Many entertainment executives, tired of playing catch-up to a Silicon Valley interloper, have been waiting for the comeuppance of Netflix. But this may not have been the way they hoped it would happen.
Netflix said this week that it lost more subscribers than it signed up in the first three months of the year, reversing a decade of steady growth. The company’s shares nose-dived 35 percent on Wednesday while it shed about $50 billion in market capitalization. The pain was shared across the industry as the stock of companies like Disney, Warner Bros. Discovery and Paramount also declined.
Netflix blamed a number of issues, ranging from increased competition to its decision to drop all its subscribers in Russia because of the war in Ukraine. To entertainment executives and analysts, the moment felt decisive in the so-called streaming wars. After years of trying, they may see a chance to gain ground on their giant rival.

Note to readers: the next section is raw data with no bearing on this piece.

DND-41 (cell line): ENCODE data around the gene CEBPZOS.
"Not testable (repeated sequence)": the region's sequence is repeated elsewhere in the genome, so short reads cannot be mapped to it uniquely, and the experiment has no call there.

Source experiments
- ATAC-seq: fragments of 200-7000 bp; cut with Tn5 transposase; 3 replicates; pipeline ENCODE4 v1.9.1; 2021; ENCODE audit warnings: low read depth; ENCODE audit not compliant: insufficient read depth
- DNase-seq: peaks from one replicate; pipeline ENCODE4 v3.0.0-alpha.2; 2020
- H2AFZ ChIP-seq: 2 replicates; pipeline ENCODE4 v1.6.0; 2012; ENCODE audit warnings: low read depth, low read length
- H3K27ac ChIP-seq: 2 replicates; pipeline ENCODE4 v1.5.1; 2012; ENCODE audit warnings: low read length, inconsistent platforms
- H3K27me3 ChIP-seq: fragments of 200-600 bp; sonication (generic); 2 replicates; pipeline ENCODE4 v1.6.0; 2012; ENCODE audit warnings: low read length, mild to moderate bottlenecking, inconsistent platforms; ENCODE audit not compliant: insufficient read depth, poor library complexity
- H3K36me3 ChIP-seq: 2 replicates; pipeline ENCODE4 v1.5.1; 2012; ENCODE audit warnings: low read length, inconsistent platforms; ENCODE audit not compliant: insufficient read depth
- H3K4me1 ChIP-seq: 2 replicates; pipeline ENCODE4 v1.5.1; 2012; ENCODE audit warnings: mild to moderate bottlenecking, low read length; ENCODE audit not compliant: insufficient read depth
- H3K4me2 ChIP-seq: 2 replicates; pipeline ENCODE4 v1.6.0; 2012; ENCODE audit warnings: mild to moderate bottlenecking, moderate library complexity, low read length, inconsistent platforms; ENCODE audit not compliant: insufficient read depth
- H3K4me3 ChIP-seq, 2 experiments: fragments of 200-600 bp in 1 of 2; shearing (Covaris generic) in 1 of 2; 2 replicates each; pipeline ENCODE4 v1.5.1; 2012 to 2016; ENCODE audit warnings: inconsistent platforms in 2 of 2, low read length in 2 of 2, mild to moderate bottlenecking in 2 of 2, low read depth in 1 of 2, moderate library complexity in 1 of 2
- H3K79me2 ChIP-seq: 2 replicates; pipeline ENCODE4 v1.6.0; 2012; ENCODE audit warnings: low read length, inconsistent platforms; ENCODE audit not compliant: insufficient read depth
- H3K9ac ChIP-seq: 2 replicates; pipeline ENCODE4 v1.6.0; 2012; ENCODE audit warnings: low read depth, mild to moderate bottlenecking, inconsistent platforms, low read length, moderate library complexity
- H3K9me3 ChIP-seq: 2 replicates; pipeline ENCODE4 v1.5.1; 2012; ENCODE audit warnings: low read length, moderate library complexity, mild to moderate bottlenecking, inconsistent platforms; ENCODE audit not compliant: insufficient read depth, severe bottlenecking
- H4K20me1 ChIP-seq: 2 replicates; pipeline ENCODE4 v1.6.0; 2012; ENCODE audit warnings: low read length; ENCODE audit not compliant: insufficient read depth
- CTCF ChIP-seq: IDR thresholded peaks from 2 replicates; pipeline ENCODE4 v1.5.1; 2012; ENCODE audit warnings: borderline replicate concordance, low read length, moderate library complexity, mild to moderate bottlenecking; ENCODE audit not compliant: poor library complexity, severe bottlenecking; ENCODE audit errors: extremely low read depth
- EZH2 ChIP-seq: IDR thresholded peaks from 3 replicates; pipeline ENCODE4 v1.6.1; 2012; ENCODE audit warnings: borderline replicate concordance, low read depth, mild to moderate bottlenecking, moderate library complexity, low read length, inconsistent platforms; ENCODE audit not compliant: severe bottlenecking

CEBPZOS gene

But Netflix’s stunning reversal also raised a number of questions that will have to be answered in the coming months as more traditional media companies race toward subscription businesses largely modeled after what Netflix created. Is there such a thing as too many streaming options? How many people are really willing to pay for them? And could this business be less profitable and far less reliable than what the industry has been doing for years?
advertising-supported tier in the next year or two. Netflix also said it would crack down on password sharing, a practice that in the past it said it had no problem with.
“We’ve been thinking about that for a couple of years, but when we were growing fast it wasn’t a high priority to work on,” Mr. Hastings said. “And now, we’re working superhard on it.”